$\frac{dy}{dx}=\frac{d}{dx}\left ( 2\tan ^{-1}\left ( x^{n} \right ) \right )$
Using
\begin{aligned} &\frac{d}{d x}\left(\tan ^{-1} x\right)=\frac{1}{1+x^{2}} \\ &\frac{d y}{d x}=\frac{2 \times 1}{1+\left(x^{n}\right)^{2}} \times n x^{n-1} \\ &\frac{d y}{d x}=\frac{2 n x^{n-1}}{1+x^{2 n}} \end{aligned}

Differentiation Exercise 10.3 Question 24

Answer:$\frac{dy}{dx}=0$
Hint:
\begin{aligned} &\frac{\mathrm{d}}{\mathrm{dx}}(\text { constsant })=0 \\ &\frac{d}{d \mathrm{x}}\left(\mathrm{x}^{\mathrm{n}}\right)=\mathrm{n} \mathrm{x}^{\mathrm{n}-1} \end{aligned}
Given:
$\sin ^{-1}\left(\frac{1-x^{2}}{1+x^{2}}\right)+\sec ^{-1}\left(\frac{1+x^{2}}{1-x^{2}}\right)$
Solution:
Let,
$y=\sin ^{-1}\left(\frac{1-x^{2}}{1+x^{2}}\right)+\sec ^{-1}\left(\frac{1+x^{2}}{1-x^{2}}\right)$
Using
\begin{aligned} &\sec ^{-1} x=\cos ^{-1}\left(\frac{1}{x}\right) \\ &y=\sin ^{-1}\left(\frac{1-x^{2}}{1+x^{2}}\right)+\cos ^{-1}\left(\frac{1-x^{2}}{1+x^{2}}\right) \end{aligned}
Using\begin{aligned} &\sin ^{-1} \mathrm{x}+\cos ^{-1} \mathrm{x}=\frac{\pi}{2} \\ &\mathrm{y}=\frac{\pi}{2} \end{aligned}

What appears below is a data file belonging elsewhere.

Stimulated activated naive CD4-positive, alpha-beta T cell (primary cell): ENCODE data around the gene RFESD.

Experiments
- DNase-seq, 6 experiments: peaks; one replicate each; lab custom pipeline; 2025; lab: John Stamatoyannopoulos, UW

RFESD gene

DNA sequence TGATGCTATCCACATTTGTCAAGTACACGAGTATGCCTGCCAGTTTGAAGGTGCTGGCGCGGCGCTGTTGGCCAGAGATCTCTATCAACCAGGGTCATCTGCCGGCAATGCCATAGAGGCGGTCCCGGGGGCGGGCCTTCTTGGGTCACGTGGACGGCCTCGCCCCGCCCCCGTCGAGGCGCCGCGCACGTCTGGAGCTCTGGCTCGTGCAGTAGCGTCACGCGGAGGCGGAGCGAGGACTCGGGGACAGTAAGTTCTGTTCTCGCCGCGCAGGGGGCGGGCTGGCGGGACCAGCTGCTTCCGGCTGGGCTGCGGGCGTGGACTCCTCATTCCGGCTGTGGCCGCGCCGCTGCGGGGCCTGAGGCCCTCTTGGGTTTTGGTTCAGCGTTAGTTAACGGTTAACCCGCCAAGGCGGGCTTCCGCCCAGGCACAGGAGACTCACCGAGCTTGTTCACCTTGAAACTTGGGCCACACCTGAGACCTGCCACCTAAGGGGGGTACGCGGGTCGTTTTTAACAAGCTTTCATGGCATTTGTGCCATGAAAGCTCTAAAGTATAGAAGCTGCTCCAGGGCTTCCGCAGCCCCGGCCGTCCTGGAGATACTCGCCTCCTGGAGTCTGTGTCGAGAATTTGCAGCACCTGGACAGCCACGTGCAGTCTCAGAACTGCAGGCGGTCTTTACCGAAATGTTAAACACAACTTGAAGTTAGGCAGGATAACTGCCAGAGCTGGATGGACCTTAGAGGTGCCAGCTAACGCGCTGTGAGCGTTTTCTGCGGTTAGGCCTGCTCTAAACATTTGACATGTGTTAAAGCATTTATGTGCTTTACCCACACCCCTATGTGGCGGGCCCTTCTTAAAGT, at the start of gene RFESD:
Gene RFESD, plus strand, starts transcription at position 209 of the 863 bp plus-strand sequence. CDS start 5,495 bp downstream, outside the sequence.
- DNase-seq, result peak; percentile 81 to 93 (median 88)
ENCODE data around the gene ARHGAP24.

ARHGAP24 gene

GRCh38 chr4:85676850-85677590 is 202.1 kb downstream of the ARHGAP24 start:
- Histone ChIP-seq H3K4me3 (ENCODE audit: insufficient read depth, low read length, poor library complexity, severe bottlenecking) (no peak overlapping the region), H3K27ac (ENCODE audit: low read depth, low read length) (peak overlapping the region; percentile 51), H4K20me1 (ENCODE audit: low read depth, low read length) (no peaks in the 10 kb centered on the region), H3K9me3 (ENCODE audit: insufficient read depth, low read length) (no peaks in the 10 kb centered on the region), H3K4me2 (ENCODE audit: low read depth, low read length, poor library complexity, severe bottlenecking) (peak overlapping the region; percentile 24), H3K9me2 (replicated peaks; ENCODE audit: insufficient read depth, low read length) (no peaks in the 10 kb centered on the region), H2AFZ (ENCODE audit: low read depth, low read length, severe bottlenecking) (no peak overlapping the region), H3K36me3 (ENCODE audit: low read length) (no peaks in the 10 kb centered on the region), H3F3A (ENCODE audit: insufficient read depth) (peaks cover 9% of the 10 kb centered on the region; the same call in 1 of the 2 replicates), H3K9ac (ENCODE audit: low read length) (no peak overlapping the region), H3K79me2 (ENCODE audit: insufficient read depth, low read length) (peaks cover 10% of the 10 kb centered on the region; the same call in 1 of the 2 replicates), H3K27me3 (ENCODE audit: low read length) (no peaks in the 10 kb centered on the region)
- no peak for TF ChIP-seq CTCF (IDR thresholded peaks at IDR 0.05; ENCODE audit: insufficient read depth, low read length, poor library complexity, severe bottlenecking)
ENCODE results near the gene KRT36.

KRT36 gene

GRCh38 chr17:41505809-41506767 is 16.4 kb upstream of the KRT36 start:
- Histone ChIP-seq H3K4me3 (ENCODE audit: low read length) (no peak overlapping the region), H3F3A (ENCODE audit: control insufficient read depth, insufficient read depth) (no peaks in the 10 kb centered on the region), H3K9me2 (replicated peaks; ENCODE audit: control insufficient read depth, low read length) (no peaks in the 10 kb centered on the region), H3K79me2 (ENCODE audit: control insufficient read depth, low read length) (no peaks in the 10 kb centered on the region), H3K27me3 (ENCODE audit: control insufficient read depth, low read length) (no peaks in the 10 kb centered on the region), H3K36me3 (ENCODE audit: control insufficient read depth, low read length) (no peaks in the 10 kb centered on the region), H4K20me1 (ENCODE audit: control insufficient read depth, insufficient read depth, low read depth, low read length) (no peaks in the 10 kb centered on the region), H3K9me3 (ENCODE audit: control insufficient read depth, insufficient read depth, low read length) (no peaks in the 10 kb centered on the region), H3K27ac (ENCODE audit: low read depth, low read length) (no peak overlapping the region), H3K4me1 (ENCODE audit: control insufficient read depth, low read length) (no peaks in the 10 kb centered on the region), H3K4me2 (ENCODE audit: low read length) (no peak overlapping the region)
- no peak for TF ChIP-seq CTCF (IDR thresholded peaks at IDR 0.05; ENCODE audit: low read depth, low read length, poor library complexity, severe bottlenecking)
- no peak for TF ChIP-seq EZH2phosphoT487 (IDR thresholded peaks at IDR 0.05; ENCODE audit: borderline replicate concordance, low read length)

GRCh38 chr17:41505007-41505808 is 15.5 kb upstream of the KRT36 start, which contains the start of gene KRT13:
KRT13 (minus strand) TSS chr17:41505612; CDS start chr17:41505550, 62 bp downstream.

Differentiating with respect to x we get

$\frac{dy}{dx}=\frac{d}{dx}\left ( \frac{\pi }{2} \right )$

$\frac{dy}{dx}=0$ $\left \{ \frac{d}{dx}\left ( constant \right )=0 \right \}$

Differentiation Exercise 10.3 Question 26

Answer:$\frac{1}{2\sqrt{x}\left ( 1+x \right )}$
Hint:
$\frac{d}{dx}\left ( constant \right )=0;$
$\frac{d}{d x}\left ( x^{n} \right )=nx^{n-1}$
Given:
$\tan ^{-1}\left ( \frac{\sqrt{x}+\sqrt{a}}{1-\sqrt{xa}} \right )$
Solution:
Let,
$y=\tan ^{-1}\left ( \frac{\sqrt{x}+\sqrt{a}}{1-\sqrt{xa}} \right )$
Since,$\tan ^{-1} \mathrm{x}+\tan ^{-1} \mathrm{y}=\tan ^{-1}\left(\frac{\mathrm{x}+\mathrm{y}}{1-\mathrm{xy}}\right)$